Were icebergs visible from the deck of the Titanic during the sinking


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Mar 20, 2007
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An idle question from me. Apologies if it has been addressed elsewhere.

As we all know, the 'Titanic' struck an iceberg. But was it a loner? Did the ship founder in a completely empty sea - or were there OTHER bergs in proximity to the ship, visible to those taking to the boats?
 

Bob Godfrey

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The Titanic foundered in an ice field, surrounded by bergs at varying distance. The Carpathia dodged several while racing to the rescue. The bergs and flows were not visible in the darkness from the Titanic or its lifeboats, but at dawn they were clearly seen and there are numerous accounts. Here are Lawrence Beesley's impressions:

Looking towards the Carpathia in the faint light, we saw what seemed to be two large fully rigged sailing ships near the horizon, with all sails set, standing up near her, and we decided like frozen snow rather than translucent ice. As the dawn crept towards us there lay another almost directly in the line between our boat and the Carpathia, and a few minutes later, another on her port quarter, and more again on the southern and
western horizons, as far as the eye could reach.

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Mar 20, 2007
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Thanks Bob. I know that many survivors recalled seeing icebergs as dawn came up - a strangely beautiful, although ghastly, sight. I wasn't sure if the lifeboats had drifted into the field or if the bergs had been in close proximity to the sinking 'Titanic' all along.
 

Dave Gittins

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Boxhall said he could hear water lapping against ice, but he couldn't see any bergs. If he was right, it shows how very dark the night was. Some survivors mentioned dodging bergs on the way to Carpathia in the halt-light. Photos taken from Carpathia suggest that the ice was actually not very dense in the area where the boats were picked up, but a little drama doesn't hurt.
 

Inger Sheil

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Descriptions of those icebergs are quite haunting, I think, Martin - Clear Cameron wrote of the awe they evoked, and a sense of the beauty: "If it hadn’t been for the disaster, the sight of those icebergs would have been splendid for the height of them was miles and miles, such a thing is seldom seen."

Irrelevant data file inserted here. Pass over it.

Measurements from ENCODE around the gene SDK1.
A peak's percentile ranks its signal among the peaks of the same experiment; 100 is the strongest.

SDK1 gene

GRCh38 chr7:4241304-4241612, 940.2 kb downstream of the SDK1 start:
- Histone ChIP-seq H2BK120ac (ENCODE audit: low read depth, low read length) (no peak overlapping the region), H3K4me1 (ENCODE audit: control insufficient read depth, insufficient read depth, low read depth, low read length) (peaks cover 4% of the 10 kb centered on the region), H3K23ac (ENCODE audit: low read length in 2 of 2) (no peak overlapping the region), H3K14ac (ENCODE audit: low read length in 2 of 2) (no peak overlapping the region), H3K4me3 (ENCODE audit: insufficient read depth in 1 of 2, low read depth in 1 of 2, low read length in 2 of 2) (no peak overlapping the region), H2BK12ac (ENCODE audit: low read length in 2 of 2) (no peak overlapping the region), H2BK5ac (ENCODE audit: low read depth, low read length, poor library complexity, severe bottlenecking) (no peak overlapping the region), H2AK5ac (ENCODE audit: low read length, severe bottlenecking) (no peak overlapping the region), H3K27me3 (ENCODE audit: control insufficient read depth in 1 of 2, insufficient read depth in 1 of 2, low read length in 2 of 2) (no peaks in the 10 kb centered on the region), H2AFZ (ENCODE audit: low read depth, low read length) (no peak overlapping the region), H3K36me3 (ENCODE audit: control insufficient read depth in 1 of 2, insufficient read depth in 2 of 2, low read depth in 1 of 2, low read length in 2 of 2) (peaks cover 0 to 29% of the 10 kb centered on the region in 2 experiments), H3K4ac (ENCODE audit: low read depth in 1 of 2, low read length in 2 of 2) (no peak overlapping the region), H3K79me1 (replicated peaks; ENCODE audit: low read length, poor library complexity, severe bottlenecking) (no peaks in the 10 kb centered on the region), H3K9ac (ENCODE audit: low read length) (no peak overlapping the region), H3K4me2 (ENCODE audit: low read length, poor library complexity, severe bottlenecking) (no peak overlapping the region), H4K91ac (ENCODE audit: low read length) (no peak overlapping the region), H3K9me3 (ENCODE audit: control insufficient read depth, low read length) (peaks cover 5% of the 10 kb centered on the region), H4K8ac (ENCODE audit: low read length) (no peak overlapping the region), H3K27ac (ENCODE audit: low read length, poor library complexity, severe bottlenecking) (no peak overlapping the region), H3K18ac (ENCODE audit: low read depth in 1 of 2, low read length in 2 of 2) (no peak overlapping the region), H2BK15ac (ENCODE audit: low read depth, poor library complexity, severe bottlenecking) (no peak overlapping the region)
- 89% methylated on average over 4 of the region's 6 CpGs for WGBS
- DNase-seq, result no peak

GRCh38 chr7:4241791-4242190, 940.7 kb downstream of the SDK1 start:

Mar 20, 2007
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Thanks Dave, thanks Inger. It must have been a really extraordinary sight for survivors - seemingly, little Douglas Spedden's comment about the North Pole was not that short of the mark!

I tend to forget just how dark it was that night, with no moon and - after the 'Titanic' had disappeared - no artificial means of illumination either. Wasn't it Marshall Drew who said that no artist's impression could come close to conveying the all-enveloping blackness? If memory serves, he wrote that it wasn't even possible to discern a horizon.

PS. Who is Clear Cameron?
 

Inger Sheil

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Yes, a remarkable sight - reminds me of some of the Ponting and Hurley photographs taken in Antarctic seas. Perhaps not quite as densely iced, but still remarkable. The darkness must have been very deep - I think it was Lawrence Beesley who recalled only being able to identify someone near him in the lifeboat after he spoke, even though he knew the man, as it was too dark to see any features.

Clear Cameron was a Second Class passenger who left the Titanic in Lifeboat 14 and was transferred to 10. She wrote a series of letters on the Carpathia and the US that were privately published by her nephew in the late 90s.
 
Mar 22, 2003
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A description by Esther Hart that appeared in the Ilford Graphic on May 10, 1912:
Gradually the welcome dawn broke; and as the sun rose and we looked at where the sky and sea met, we saw one of the most wonderful sights that could be imagined. Right away there, stretching for miles and miles, there appeared what seemed to us, an enormous fleet of yachts, with their glistening sails all spread. As the sun grew brighter they seemed to sparkle with innumerable diamonds. They were icebergs; and, moving slowly and majestically along all by itself, a mile or so in length, in form like the pictures of Gibraltar I have seen, was the monster iceberg, the cause of all our trouble.
 
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